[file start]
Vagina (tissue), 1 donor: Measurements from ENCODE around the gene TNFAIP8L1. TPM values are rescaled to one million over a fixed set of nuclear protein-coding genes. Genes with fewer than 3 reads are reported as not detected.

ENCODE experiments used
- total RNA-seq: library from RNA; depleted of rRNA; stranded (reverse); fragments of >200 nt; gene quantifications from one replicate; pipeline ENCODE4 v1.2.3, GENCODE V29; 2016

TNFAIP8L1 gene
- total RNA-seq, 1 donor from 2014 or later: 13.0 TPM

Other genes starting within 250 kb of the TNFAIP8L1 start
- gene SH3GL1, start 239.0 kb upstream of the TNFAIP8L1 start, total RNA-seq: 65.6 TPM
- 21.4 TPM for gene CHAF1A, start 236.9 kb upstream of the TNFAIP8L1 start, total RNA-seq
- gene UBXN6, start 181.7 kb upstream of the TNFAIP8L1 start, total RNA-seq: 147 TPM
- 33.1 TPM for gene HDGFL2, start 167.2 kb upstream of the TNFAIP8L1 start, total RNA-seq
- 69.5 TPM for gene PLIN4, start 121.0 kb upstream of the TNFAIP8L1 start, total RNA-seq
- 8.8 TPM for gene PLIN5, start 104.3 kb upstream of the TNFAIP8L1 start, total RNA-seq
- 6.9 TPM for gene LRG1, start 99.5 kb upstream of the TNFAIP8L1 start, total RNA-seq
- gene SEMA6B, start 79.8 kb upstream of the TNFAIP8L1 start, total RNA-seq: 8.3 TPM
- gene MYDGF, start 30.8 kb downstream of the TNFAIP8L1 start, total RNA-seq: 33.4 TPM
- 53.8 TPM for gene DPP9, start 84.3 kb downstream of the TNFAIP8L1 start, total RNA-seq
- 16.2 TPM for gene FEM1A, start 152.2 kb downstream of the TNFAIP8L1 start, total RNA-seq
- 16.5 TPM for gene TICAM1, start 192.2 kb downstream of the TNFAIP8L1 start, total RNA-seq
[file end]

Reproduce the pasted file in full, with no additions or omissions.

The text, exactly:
Vagina (tissue), 1 donor: Measurements from ENCODE around the gene TNFAIP8L1. TPM values are rescaled to one million over a fixed set of nuclear protein-coding genes. Genes with fewer than 3 reads are reported as not detected.

ENCODE experiments used
- total RNA-seq: library from RNA; depleted of rRNA; stranded (reverse); fragments of >200 nt; gene quantifications from one replicate; pipeline ENCODE4 v1.2.3, GENCODE V29; 2016

TNFAIP8L1 gene
- total RNA-seq, 1 donor from 2014 or later: 13.0 TPM

Other genes starting within 250 kb of the TNFAIP8L1 start
- gene SH3GL1, start 239.0 kb upstream of the TNFAIP8L1 start, total RNA-seq: 65.6 TPM
- 21.4 TPM for gene CHAF1A, start 236.9 kb upstream of the TNFAIP8L1 start, total RNA-seq
- gene UBXN6, start 181.7 kb upstream of the TNFAIP8L1 start, total RNA-seq: 147 TPM
- 33.1 TPM for gene HDGFL2, start 167.2 kb upstream of the TNFAIP8L1 start, total RNA-seq
- 69.5 TPM for gene PLIN4, start 121.0 kb upstream of the TNFAIP8L1 start, total RNA-seq
- 8.8 TPM for gene PLIN5, start 104.3 kb upstream of the TNFAIP8L1 start, total RNA-seq
- 6.9 TPM for gene LRG1, start 99.5 kb upstream of the TNFAIP8L1 start, total RNA-seq
- gene SEMA6B, start 79.8 kb upstream of the TNFAIP8L1 start, total RNA-seq: 8.3 TPM
- gene MYDGF, start 30.8 kb downstream of the TNFAIP8L1 start, total RNA-seq: 33.4 TPM
- 53.8 TPM for gene DPP9, start 84.3 kb downstream of the TNFAIP8L1 start, total RNA-seq
- 16.2 TPM for gene FEM1A, start 152.2 kb downstream of the TNFAIP8L1 start, total RNA-seq
- 16.5 TPM for gene TICAM1, start 192.2 kb downstream of the TNFAIP8L1 start, total RNA-seq